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Understanding AI-generated misinformation and evaluating algorithmic and human solutions

Jiawei Zhou, a PhD student in Georgia Tech’s School of Interactive Computing.

Existing machine learning (ML) models used to detect online misinformation are less effective when matched against content created by ChatGPT or other large language models (LLMs), according to new research from Georgia Tech.

Current ML models designed for, and trained on, human-written content have significant performance discrepancies in detecting paired human-generated misinformation and misinformation generated by artificial intelligence (AI) systems, said Jiawei Zhou, a PhD student in Georgia Tech’s School of Interactive Computing.

Zhou’s paper detailing the findings has received a best paper honorable mention award at the 2023 ACM CHI Conference on Human Factors in Computing Systems. Advised by Associate Professor Munmun De Choudhury, Zhou’s research demonstrates that LLMs can manipulate tone and linguistics to allow AI-generated misinformation to slip through the cracks.

“We found the AI-generated misinformation carried more emotions and cognitive processing expressions than its human-created counterparts,” Zhou said. “It also tended to enhance details, communicate uncertainties, draw conclusions, and simulate personal tones.

“We’re one of the very first to look at this risk. As more people started to use ChatGPT, they’ve noticed this problem, but we were one of the first to provide evidence of this risk. And there are more efforts needed to raise public awareness about this potential and call for more research efforts to combat this risk.”

Zhou started exploring GPT-3 in 2022 because she wanted to know how one of the early predecessors to ChatGPT would handle prompts that included misinformation about the Covid-19 pandemic. She asked GPT-3 to explain how the Covid-19 vaccines could cause cancer.

“The results were very concerning because it is so persuasive,” Zhou said. “I had been studying informatics and misinformation for a time, and it was still persuasive, even to me. The output would say, ‘It can cause cancer because there is this researcher at this institute, and their research is based on medical records and diverse demographics. The research supports this possibility.’ The writing of it is so scientific.”

Zhou and her collaborators accumulated a dataset of human-created misinformation, including more than 6,700 news reports and 5,600 social media posts. From that set, Zhou and her team extracted the most representative topics and documents of human-generated misinformation. They used those to create narrative prompts, which they fed to GPT and recorded the output.

Both the GPT-generated output and the original human-created dataset were used to test an existing misinformation detection model called COVID-Twitter-BERT (CT-BERT).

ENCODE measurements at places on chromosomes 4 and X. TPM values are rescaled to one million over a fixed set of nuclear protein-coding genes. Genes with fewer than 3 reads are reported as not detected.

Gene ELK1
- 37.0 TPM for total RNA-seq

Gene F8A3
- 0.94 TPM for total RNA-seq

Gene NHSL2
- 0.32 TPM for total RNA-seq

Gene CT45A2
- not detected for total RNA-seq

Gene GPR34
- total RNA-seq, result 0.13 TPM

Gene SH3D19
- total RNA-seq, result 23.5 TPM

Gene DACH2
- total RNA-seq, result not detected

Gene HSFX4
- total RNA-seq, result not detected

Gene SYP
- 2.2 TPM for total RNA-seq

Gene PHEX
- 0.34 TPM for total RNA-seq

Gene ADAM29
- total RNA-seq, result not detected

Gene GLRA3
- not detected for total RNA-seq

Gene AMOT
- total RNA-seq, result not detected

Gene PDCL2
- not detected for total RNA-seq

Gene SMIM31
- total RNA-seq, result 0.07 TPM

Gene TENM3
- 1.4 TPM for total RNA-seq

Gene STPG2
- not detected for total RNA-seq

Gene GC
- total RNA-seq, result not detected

Jiawei Zhou and Munmun De ChoudhuryJiawei Zhou and Munmun De Choudhury.

Zhou said while the human- and AI-generated datasets were intentionally paired, a statistical test showed there are significant differences in detection model performance.

CT-BERT experienced a decline in performance in detecting AI-generated misinformation. Out of 500 prompts based on AI-generated misinformation, it failed to recognize 27 as false or misleading, compared to missing only two from the human-generated prompts.

“The core reason is they are linguistically different,” Zhou said. “Our error analysis reveals that AI misinformation tends to be more complex, and it tends to mix factual statements. It uses one fact to explain another, though the two things might not be related. The tone and sentiment are also different. And there are less keywords that detection tools normally look for.”

Zhou’s experiments showed that GPT could use information to create a news story using objective, straightforward language and use that same information to create a sympathetic social media post. That points to its capability of changing tone and tailoring messages.

“If someone wants to promote propaganda, they can use it to customize a narrative toward a specific community,” Zhou said. “That makes the risk even greater. It shows that it has some flexibility to alter its tone for different purposes. For news, it can sound logical and reliable. For social media, it conveys information quickly and clearly.”

As LLMs continue to rapidly grow and expand, so do the risks of misinformation.

ChatGPT operates on Open AI’s GPT-3.5 and GPT-4 models, the latter of which was released on March 14. Since ChatGPT was released, Zhou has given it the same prompts she gave to GPT-3. The results have improved with some corrections, but the latter has the advantage of having more available information about Covid-19, she said.

Zhou said steps should be taken immediately to evaluate how misinformation detection tools can adapt to ever-improving LLMs. She described the situation as an “AI arms race,” and the tools that are currently used to combat misinformation are well behind.

“They are improving the generative capabilities of LLMs,” she said. “They’re more human-like, more fluent, and less and less distinguishable from human creations. We need to think about ways we can distinguish them and how we can improve our misinformation detection abilities to catch up.”

Read the research in full

Synthetic Lies: Understanding AI-Generated Misinformation and Evaluating Algorithmic and Human Solutions, Jiawei Zhou, Yixuan Zhang, Qianni Luo, Andrea G Parker, Munmun De Choudhury.




Machine Learning Center at Georgia Tech




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